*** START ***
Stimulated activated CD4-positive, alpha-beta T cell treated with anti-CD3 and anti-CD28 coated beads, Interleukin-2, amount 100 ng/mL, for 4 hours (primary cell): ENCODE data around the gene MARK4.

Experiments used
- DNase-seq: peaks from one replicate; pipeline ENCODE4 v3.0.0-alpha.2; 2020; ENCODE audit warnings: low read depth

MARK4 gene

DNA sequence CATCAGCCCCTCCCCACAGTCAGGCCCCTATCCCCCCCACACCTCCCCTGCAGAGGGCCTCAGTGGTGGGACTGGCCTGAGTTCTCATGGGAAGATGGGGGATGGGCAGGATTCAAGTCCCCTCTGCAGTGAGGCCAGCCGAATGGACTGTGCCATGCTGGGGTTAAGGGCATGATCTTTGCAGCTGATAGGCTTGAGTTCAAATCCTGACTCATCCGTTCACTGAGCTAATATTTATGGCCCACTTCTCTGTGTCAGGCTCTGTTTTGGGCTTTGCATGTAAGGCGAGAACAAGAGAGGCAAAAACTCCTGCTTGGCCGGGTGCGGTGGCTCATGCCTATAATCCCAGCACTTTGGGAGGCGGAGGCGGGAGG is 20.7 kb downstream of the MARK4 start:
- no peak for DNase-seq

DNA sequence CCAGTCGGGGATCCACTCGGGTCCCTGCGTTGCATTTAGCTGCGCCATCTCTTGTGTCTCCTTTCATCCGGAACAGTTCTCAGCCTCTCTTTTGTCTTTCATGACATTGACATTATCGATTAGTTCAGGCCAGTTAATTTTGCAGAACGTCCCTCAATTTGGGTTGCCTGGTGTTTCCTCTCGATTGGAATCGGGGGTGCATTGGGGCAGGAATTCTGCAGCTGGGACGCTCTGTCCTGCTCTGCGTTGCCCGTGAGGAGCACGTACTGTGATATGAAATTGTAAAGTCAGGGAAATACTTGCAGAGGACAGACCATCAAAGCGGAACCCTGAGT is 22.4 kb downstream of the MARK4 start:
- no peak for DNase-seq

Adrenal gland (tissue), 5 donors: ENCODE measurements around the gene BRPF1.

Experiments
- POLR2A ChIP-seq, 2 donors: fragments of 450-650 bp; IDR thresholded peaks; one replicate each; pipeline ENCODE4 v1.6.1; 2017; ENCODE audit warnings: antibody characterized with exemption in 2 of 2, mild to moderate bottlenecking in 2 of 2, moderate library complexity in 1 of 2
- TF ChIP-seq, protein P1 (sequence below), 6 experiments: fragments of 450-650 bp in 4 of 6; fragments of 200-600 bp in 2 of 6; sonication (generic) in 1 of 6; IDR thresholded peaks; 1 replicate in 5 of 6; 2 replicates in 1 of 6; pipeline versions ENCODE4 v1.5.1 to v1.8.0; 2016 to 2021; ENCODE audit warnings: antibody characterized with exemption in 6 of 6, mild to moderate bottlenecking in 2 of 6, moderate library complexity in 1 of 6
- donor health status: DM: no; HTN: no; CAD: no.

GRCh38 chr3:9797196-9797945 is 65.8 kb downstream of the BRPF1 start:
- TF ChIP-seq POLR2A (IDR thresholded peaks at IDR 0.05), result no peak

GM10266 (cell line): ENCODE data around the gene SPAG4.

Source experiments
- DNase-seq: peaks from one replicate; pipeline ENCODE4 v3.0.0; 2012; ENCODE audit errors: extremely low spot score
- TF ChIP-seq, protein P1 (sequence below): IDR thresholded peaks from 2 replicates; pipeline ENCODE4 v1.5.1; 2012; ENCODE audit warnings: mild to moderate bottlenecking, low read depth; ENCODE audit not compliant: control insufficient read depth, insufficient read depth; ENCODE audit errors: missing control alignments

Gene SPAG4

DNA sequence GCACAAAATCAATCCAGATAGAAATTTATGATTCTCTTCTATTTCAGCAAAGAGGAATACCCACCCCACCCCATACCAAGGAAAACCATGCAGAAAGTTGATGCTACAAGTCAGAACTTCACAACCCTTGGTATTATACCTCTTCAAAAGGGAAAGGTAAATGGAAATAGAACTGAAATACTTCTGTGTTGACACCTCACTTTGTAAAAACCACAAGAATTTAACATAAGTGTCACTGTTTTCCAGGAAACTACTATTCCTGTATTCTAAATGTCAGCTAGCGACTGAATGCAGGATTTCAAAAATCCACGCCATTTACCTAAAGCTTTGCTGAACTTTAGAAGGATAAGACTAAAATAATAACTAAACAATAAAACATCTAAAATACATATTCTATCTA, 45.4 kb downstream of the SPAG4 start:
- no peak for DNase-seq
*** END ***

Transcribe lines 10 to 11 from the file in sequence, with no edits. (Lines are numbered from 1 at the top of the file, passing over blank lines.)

Experiments
- POLR2A ChIP-seq, 2 donors: fragments of 450-650 bp; IDR thresholded peaks; one replicate each; pipeline ENCODE4 v1.6.1; 2017; ENCODE audit warnings: antibody characterized with exemption in 2 of 2, mild to moderate bottlenecking in 2 of 2, moderate library complexity in 1 of 2